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From Vedic era to modern fabrics: The fascinating journey of Indian textiles

From silk strands found in jewellery excavated from Harappa and Chanhu-daro, and a cotton fragment found attached to a metal tool in Mohenjo-daro, to modern synthetic fabrics, India’s journey in the field of textile is long and chequered. Interestingly the Sanskrit word for cotton is karpasa, which is related to the Latin carbasus and Greek karpos. While there are no doubts that cotton cloth was used in the Harappan times, the Vedas however do not make any direct references to cotton, though there are innumerable references to spinning, weaving, and designing of textiles (guna, dasa, tusa, tarka, etc).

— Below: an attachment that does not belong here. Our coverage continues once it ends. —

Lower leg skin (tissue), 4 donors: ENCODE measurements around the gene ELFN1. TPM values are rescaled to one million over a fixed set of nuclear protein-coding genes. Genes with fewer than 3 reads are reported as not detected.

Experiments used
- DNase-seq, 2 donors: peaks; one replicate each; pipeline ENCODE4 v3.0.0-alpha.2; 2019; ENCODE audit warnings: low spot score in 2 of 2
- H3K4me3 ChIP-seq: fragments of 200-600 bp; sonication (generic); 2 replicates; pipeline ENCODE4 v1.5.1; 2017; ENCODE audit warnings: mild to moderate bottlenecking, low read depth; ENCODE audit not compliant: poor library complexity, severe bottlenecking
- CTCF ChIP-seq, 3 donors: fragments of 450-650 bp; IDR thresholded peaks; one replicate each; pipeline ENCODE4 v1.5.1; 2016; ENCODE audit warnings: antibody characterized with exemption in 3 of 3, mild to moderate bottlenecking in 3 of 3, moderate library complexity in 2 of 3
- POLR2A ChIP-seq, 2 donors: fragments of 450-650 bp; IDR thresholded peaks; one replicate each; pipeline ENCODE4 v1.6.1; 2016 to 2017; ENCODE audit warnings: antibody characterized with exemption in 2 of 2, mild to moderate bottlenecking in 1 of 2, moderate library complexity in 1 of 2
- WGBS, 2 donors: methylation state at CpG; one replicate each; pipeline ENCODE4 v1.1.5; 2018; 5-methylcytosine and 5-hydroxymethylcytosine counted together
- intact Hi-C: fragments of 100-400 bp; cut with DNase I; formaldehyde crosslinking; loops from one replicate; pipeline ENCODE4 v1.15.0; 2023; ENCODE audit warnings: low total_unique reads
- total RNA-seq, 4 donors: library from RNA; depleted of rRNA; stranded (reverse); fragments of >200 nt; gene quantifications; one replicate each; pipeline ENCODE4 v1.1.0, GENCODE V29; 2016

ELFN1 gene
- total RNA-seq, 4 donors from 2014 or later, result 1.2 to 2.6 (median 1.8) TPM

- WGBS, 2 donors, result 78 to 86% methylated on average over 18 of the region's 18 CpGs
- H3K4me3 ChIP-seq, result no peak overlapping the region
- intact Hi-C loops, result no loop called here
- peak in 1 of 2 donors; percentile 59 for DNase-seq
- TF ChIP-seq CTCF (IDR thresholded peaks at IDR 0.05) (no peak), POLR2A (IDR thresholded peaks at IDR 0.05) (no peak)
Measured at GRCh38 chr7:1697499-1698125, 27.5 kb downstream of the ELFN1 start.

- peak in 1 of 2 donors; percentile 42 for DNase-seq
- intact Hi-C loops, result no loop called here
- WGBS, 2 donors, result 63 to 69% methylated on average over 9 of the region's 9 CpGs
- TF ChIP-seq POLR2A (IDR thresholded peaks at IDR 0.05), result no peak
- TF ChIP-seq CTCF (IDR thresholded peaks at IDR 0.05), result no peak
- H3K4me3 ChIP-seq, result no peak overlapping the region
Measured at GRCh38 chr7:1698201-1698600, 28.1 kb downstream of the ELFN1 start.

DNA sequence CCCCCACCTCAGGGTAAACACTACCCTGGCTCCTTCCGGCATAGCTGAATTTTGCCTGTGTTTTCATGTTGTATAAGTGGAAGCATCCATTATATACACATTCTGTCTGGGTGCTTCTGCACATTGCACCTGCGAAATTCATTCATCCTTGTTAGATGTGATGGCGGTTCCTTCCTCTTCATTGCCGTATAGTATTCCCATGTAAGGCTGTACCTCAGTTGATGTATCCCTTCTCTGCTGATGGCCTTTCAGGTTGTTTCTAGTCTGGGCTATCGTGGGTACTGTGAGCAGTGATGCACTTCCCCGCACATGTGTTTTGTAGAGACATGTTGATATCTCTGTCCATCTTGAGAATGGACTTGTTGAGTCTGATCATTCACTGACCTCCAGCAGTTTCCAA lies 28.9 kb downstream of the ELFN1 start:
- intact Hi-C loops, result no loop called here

Many needles and spindles found at the Harappan sites suggest that woven clothes were worn that were embroidered. The various temple sculptures and the Ajanta wall paintings give us a beautiful insight into the textile types in vogue at that time. The Ajanta frescoes depict the various musicians, dancers, servants, and aristocracy wearing separate lower and upper garments with patterns of resist tie and dye, brocade and ikat. There are also distinct differences between the clothes worn by the rich, the poor, and the priests.

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